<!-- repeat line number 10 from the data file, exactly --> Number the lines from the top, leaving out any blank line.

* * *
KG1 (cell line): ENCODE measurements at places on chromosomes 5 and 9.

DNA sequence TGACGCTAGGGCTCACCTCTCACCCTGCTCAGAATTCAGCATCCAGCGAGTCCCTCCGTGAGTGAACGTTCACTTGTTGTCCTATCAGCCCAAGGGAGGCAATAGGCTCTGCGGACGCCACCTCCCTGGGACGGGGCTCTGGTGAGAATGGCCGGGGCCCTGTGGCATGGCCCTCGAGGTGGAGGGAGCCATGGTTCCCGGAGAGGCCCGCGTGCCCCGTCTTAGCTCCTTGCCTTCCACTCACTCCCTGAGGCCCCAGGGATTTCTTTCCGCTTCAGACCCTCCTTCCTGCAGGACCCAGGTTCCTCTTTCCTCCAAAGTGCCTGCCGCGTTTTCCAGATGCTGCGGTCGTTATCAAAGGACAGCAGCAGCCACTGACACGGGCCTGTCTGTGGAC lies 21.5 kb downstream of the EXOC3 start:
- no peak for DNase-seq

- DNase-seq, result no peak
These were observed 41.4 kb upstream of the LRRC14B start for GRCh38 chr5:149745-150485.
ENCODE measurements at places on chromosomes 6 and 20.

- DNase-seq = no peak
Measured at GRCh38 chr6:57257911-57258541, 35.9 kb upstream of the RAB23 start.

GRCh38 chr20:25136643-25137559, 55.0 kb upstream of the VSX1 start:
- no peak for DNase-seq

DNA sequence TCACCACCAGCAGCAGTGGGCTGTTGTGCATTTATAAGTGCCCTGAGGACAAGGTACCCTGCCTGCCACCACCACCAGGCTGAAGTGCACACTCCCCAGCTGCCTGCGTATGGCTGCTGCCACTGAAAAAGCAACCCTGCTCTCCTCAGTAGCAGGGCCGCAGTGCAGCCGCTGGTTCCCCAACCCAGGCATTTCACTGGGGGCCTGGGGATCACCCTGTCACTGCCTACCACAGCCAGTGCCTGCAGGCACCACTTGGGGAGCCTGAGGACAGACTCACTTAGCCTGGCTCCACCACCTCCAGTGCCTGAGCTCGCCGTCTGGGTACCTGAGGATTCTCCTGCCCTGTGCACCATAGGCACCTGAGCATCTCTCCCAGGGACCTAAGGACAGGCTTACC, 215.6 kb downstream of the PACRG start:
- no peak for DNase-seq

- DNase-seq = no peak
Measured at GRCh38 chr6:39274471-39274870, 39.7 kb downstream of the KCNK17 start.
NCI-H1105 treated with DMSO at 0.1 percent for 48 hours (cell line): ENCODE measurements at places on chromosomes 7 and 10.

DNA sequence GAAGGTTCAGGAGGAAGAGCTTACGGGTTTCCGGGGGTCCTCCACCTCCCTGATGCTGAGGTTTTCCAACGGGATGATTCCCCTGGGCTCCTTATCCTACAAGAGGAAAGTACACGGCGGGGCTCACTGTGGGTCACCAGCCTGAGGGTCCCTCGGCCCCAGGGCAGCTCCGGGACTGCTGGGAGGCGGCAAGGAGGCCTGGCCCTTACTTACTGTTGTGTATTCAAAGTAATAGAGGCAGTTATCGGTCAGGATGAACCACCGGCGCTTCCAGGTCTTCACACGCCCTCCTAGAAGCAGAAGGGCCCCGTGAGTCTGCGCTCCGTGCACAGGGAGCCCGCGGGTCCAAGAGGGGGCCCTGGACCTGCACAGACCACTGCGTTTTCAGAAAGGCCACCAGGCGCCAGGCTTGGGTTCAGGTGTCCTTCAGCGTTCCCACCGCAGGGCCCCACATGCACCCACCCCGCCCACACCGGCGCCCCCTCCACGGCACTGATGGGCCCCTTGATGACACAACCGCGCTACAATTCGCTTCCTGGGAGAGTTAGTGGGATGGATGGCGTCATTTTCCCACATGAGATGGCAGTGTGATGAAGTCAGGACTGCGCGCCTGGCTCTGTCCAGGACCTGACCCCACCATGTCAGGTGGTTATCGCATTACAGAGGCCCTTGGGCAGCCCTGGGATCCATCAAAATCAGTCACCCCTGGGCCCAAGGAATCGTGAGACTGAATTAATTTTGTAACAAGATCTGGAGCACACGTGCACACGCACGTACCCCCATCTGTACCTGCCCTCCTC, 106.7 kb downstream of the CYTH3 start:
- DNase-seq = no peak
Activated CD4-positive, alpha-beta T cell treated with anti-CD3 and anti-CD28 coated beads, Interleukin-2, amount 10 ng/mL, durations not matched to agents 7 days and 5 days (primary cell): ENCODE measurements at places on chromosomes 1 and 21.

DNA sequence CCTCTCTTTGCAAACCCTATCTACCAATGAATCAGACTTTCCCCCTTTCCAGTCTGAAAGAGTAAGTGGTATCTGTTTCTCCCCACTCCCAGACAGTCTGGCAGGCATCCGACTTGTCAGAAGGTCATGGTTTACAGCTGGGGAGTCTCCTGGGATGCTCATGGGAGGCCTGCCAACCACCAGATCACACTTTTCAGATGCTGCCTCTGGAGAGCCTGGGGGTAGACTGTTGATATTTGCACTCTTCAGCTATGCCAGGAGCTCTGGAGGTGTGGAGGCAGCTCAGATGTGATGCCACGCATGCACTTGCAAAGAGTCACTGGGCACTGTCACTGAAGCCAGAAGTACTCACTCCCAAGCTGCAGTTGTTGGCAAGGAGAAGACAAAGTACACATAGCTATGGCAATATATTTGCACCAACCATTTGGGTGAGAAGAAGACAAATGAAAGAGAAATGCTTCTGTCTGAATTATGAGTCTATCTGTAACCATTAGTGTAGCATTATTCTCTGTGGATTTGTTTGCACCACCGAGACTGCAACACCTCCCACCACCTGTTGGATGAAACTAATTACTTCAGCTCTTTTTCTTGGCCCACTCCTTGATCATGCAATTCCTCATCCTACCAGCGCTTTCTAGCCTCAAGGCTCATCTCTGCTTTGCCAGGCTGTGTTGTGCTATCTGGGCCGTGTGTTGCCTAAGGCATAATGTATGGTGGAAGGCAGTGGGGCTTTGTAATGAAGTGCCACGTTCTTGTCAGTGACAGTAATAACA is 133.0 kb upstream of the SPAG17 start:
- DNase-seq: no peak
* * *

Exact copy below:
- no peak for DNase-seq